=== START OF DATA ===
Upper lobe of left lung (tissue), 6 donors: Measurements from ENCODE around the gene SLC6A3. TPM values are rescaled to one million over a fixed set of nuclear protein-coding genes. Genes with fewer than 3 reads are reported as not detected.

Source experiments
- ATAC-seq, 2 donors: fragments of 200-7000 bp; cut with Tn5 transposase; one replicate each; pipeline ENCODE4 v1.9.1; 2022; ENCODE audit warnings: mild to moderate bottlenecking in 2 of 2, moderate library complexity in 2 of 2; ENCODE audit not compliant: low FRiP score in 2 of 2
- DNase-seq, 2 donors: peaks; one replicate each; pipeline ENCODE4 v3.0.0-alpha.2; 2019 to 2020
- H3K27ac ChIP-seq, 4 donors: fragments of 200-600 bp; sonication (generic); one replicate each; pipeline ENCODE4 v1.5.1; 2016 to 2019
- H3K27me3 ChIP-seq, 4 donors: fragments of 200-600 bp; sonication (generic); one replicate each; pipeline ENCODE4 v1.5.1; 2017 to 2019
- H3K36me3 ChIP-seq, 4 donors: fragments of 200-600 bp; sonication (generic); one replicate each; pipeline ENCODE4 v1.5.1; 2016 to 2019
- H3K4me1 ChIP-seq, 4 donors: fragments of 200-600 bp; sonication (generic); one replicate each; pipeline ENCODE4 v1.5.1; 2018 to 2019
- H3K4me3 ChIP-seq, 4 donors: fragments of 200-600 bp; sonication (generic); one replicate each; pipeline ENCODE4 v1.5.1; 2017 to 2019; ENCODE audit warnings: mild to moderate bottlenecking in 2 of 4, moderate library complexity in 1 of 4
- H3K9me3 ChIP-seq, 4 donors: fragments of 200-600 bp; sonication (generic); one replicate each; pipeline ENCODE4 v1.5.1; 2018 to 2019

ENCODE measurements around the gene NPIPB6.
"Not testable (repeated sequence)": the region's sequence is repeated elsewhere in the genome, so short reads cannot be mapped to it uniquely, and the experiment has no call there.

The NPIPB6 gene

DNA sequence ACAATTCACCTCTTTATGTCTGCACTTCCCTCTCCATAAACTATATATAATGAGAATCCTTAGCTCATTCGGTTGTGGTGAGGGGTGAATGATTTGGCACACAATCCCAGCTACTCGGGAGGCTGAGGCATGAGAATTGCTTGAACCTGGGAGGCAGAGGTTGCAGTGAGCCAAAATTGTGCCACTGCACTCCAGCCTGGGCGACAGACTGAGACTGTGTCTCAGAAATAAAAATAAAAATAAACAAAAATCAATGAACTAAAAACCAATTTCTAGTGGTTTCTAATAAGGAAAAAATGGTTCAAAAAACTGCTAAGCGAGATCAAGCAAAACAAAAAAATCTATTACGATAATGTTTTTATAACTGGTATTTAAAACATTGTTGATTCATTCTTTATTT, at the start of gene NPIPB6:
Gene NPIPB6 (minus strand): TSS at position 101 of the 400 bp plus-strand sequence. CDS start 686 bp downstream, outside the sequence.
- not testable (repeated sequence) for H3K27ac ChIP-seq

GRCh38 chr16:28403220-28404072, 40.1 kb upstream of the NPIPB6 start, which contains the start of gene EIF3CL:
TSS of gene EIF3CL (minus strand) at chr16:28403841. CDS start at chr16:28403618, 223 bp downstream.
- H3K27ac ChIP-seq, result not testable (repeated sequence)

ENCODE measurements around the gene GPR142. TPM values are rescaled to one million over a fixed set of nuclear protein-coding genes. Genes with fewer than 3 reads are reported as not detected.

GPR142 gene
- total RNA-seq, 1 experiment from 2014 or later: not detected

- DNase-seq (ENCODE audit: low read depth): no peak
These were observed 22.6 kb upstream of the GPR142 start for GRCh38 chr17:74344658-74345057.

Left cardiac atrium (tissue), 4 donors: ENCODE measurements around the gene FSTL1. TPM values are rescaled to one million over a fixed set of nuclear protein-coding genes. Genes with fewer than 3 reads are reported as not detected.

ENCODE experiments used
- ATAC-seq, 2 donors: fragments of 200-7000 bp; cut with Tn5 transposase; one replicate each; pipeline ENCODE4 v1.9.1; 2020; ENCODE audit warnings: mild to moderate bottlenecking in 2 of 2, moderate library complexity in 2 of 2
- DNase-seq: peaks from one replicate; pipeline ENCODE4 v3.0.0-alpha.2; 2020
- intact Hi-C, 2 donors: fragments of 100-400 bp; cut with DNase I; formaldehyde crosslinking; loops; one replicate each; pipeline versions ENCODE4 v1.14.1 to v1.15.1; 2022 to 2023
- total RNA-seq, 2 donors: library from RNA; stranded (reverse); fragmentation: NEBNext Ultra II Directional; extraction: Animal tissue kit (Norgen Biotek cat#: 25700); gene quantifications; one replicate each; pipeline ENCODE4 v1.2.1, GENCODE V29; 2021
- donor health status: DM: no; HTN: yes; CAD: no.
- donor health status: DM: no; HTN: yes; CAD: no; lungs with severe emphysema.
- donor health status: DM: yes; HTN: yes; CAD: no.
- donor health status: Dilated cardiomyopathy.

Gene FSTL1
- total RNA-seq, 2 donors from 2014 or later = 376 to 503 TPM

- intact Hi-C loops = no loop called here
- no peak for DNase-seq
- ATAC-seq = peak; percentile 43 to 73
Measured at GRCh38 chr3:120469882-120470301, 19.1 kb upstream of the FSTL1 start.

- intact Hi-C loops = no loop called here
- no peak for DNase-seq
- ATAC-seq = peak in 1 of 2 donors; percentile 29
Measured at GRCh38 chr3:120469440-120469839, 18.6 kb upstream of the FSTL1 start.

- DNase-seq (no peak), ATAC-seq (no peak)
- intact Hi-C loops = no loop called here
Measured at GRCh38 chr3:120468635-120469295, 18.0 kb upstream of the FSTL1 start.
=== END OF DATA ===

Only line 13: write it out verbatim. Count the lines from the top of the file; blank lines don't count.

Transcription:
The NPIPB6 gene